This blog is about the series of 5 ‘rapids’ that I went through since being in Powell River and the magnificient Desolation Sound and Toba Inlet. The travel books that I am using are the John Kimantis Wild Coast books and Kayaking the Inside Passage by Robert Miller. Both describe the challenging rapids around Stuart Island including Yuculta, Gillard, and Dent Rapids as expert class and not doable unless at slack, when the transition between tidal direction leaves the water calmest. They said that doing all three in one day is not recommended because catching slack at all 3 as they stretch across 5 miles is too difficult and they offered alternatives to the route and words of advice if one did go forward. These are not the kind of river rapids you might be thinking of, but instead, more like strong current rivers coming to a narrowing that change direction multiple times per day. And at peak ebb or flood, they can reach 8-10 knots, which is truly undoable if I oppose them with my ‘full-steam-ahead’ speeds of 4 knots. For sure, I was excited to try them although the thought of capsizing in cold water and having a yardsale of my gear being washed away quickly was definitely in the back of my mind.
Yuculta Rapids and Big Bay on Stuart Island
So with my tide and current tables, I saw that my window to go through the rapids would be to camp south on Stuart Island and then the next day to start Yuculta Rapids at the last of flood around 10 am, keep paddling up to Gillard Rapids for its slack at 10:45 and then do my best to get to Dent before currents began to get too strong. I was fortunate to have a neap tide and an ebb most of the day which would take me forward, so I was guarenteed a gentle passing through the rapids if I could just be patient and wait till the next day.
But although patience is something I seek with this trip, my curiosity to see the power of the Yuculta Rapids pulled at me to go beyond Kelsey Point and have a look. I’d already paddled a good 20 miles and wasnt eager to go into the rapids and by 6pm, it was already near the peak flood at 7.30pm which would make it impossible for me to pass. But as I went…the whirlpools simply felt playful and the ‘biggest baddest’ rapids that Miller described didnt seem to be much at all. And then, what luck, a small power boat came along, and I waved them down to get some local info on the rapids. The group of 4 were drunk as loons and said the rapids were starting to build, but that I might make it to Big Bay beforehand if I stuck to the right and if I did run into any trouble, there were a bunch of drunks over on the shore who could take care of me. Sweet! I thought, boy, am I lucky, a great day of paddling and I’m going to get through the big bad rapids and be welcomed by a Luau. So encouraged by thoughts of girls and beer, I bore on, into Yuculta Rapids.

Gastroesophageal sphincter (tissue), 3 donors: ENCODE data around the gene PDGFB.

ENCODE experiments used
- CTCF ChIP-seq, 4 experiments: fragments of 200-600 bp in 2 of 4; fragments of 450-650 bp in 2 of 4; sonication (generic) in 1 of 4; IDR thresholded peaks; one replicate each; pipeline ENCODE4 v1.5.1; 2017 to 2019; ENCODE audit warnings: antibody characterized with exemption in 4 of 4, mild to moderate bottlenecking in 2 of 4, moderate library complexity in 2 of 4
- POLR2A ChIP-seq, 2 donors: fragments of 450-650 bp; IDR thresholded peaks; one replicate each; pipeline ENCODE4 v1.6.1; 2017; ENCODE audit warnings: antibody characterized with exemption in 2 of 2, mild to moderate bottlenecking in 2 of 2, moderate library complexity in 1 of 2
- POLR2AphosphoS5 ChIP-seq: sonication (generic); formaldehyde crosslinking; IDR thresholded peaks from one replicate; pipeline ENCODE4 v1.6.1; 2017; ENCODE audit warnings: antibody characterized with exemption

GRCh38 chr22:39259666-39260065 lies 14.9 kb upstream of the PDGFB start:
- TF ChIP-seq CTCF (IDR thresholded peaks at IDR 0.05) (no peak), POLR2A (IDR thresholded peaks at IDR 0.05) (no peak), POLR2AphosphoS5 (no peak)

Now as I stuck to the right, I was indeed dodging the majority of the rapids which had full speed and turbulence in the center. But as I came near to the last narrowing into Big Bay, I saw the perfect V-profile of a fast flowing rapid emerging and it stemmed from a point on the right shore. It was Whirlpool Point and I was headed for it. but you know, it didnt look too bad from my distance (no whirlpools visible) and I figured I’d be able to paddle strong in the separation line between the current and the counter-current to get beyond the V and that trecherous point. Foolhardy, indeed! I did make it beyond the separation line, and did pass three whirlpools that formed not 20 feet from my port side. But all I could do was hold position against the building flood as I tried to get around some rocks to the side. I could see Big Bay, I could see the homes along the shore…but no party, no fireworks and dancing girls, just me huffing and puffing as I paddled my lights out against a rising flood. If I slid backwards, I was going to end up right in the whirlpools. And if I went any further to the right, I would actually hit the rocks…so hmmm….how to save face on this one….
Well, I paddled to the center of the flow, keeping as much forward position as possible and as my lungs, abs, and arms had ability to, and then I made my way left across the whole channel. and safely to Sea Lion Rock. It was not just a rock, but actually an island with a big grassy top and the leigh of the island provided protection for landing. Aha! So I crossed back out of the Rapids and went to the island and camped for the night. Now with a perfect campsite and vantage point to time the rapids the next day.
- Tent in front of the Big Bay Resorts
The next morning in Big Bay, I had a cup of tea with an English couple aboard their yacht and laughed about the whole experience. Then, in perfect harmony with the tides and slacks, I passed through all three rapids. I even made enough distance with the ebb, that I passed Green Rapids, too!
Then the rains really picked up and I was stymied to make it very far…but eventually made it passed Whirlpool Rapids (my 5th and last rapids, for those counting 🙂 ) and out to the Johnstone Straight. The snows, hails, high winds, and frigid rains over the next few days were far more challenging than the rapids. but the rapids are unique to this waterway that makes the ocean into a two-way Colorado River.
Read Full Post »